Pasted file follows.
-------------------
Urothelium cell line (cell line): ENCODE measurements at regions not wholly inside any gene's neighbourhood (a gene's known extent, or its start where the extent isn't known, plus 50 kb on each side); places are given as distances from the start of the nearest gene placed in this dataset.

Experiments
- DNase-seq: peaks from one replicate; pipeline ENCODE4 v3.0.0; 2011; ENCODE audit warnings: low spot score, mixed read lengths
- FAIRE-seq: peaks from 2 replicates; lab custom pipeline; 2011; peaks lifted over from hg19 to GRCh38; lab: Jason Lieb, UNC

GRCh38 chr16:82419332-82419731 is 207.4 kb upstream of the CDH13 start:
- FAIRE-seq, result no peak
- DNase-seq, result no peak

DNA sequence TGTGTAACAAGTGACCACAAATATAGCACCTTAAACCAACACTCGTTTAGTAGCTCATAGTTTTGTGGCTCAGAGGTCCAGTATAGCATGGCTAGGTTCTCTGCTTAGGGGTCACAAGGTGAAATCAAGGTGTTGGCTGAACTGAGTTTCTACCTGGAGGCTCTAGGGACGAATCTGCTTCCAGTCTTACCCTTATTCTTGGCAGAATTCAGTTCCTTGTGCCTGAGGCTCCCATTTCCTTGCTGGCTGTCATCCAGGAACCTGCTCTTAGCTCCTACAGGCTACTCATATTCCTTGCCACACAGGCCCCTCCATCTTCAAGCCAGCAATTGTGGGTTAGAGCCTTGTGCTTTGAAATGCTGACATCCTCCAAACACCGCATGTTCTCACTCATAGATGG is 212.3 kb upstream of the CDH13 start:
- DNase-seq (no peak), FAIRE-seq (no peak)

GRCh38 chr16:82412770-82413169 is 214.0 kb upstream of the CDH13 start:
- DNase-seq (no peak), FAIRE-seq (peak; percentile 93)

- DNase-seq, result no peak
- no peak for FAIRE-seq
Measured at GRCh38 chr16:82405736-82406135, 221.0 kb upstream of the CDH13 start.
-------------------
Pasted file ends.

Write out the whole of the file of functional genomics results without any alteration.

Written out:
Urothelium cell line (cell line): ENCODE measurements at regions not wholly inside any gene's neighbourhood (a gene's known extent, or its start where the extent isn't known, plus 50 kb on each side); places are given as distances from the start of the nearest gene placed in this dataset.

Experiments
- DNase-seq: peaks from one replicate; pipeline ENCODE4 v3.0.0; 2011; ENCODE audit warnings: low spot score, mixed read lengths
- FAIRE-seq: peaks from 2 replicates; lab custom pipeline; 2011; peaks lifted over from hg19 to GRCh38; lab: Jason Lieb, UNC

GRCh38 chr16:82419332-82419731 is 207.4 kb upstream of the CDH13 start:
- FAIRE-seq, result no peak
- DNase-seq, result no peak

DNA sequence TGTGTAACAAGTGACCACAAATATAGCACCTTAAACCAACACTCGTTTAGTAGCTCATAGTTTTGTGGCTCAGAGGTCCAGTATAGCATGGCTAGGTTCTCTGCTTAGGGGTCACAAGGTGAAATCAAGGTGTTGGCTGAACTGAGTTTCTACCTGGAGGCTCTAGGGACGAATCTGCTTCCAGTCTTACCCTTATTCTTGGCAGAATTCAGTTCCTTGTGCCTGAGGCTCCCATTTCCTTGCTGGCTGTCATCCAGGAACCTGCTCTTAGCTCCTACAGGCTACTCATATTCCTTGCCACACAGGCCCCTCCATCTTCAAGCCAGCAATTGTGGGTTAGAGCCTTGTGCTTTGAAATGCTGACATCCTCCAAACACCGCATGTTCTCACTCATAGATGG is 212.3 kb upstream of the CDH13 start:
- DNase-seq (no peak), FAIRE-seq (no peak)

GRCh38 chr16:82412770-82413169 is 214.0 kb upstream of the CDH13 start:
- DNase-seq (no peak), FAIRE-seq (peak; percentile 93)

- DNase-seq, result no peak
- no peak for FAIRE-seq
Measured at GRCh38 chr16:82405736-82406135, 221.0 kb upstream of the CDH13 start.